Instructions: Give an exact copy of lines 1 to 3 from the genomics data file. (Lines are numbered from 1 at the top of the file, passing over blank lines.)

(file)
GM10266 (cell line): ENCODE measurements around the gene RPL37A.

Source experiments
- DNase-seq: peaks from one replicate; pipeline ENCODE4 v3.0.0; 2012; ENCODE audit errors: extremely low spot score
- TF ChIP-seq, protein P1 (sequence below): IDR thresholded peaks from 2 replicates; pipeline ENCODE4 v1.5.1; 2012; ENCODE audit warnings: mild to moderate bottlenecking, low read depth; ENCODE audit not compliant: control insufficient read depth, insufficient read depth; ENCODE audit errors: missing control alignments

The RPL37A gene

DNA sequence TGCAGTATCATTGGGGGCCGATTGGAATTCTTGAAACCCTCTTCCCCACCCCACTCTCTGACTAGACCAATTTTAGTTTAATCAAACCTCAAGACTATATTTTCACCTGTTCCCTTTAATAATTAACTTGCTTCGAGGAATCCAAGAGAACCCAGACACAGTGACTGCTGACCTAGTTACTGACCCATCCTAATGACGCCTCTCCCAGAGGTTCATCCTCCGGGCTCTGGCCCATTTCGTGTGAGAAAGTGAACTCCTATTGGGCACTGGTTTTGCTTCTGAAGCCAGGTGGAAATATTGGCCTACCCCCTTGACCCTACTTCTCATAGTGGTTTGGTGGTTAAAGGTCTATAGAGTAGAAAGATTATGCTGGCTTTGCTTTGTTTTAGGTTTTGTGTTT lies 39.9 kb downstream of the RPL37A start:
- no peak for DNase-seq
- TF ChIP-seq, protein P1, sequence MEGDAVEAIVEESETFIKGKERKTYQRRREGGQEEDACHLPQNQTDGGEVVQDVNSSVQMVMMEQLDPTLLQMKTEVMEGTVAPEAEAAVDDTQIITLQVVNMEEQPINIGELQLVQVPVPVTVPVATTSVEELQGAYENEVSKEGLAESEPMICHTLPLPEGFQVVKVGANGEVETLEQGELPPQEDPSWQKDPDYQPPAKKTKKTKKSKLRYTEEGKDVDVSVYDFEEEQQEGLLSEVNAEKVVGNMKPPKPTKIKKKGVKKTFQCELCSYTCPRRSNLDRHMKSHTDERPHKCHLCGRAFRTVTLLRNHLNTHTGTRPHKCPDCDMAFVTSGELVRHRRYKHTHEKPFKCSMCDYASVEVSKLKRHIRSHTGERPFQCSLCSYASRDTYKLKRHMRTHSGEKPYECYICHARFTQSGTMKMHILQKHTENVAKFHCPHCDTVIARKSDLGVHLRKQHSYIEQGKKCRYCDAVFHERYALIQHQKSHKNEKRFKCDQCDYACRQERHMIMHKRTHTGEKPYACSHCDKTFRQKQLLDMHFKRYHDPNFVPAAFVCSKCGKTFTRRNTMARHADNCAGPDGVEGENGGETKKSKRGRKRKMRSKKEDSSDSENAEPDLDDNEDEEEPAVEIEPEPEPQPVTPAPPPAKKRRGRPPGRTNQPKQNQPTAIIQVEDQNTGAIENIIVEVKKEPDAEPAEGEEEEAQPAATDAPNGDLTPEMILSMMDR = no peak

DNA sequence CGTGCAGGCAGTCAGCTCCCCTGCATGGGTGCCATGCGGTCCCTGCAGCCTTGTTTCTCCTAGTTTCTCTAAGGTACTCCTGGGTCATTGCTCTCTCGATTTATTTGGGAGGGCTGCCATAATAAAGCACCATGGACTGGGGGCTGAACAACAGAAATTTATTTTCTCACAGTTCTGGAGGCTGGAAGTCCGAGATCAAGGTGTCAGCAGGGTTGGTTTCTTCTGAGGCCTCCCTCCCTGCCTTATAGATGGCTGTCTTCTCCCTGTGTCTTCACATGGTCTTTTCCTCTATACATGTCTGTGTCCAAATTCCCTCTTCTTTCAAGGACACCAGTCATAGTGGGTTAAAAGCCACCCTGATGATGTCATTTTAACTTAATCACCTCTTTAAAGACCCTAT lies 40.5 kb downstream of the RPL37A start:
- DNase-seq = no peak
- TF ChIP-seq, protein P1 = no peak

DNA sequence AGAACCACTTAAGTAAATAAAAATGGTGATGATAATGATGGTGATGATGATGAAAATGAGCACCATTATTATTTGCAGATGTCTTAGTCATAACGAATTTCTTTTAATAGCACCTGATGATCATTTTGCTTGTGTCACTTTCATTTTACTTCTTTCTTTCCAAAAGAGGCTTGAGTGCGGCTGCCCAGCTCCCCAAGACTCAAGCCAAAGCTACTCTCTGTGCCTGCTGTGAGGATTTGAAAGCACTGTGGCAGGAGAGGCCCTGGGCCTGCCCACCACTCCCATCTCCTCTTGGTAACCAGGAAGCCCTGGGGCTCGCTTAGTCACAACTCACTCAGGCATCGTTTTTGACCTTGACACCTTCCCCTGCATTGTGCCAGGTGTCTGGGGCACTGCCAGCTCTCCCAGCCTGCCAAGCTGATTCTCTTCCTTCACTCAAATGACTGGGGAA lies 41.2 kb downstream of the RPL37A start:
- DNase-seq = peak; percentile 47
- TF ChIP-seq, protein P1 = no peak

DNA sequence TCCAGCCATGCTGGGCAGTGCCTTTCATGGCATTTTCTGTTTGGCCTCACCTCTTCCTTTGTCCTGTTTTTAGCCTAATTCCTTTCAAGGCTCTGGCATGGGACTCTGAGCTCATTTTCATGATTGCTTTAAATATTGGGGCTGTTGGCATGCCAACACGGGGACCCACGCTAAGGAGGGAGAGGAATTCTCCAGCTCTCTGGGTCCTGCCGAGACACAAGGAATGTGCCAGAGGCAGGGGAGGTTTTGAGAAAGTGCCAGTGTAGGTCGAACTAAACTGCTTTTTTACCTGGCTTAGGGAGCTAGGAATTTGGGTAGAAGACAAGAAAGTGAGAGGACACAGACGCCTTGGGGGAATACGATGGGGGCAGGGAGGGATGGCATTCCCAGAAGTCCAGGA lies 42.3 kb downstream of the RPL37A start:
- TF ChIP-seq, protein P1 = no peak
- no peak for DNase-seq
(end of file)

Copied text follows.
GM10266 (cell line): ENCODE measurements around the gene RPL37A.

Source experiments
- DNase-seq: peaks from one replicate; pipeline ENCODE4 v3.0.0; 2012; ENCODE audit errors: extremely low spot score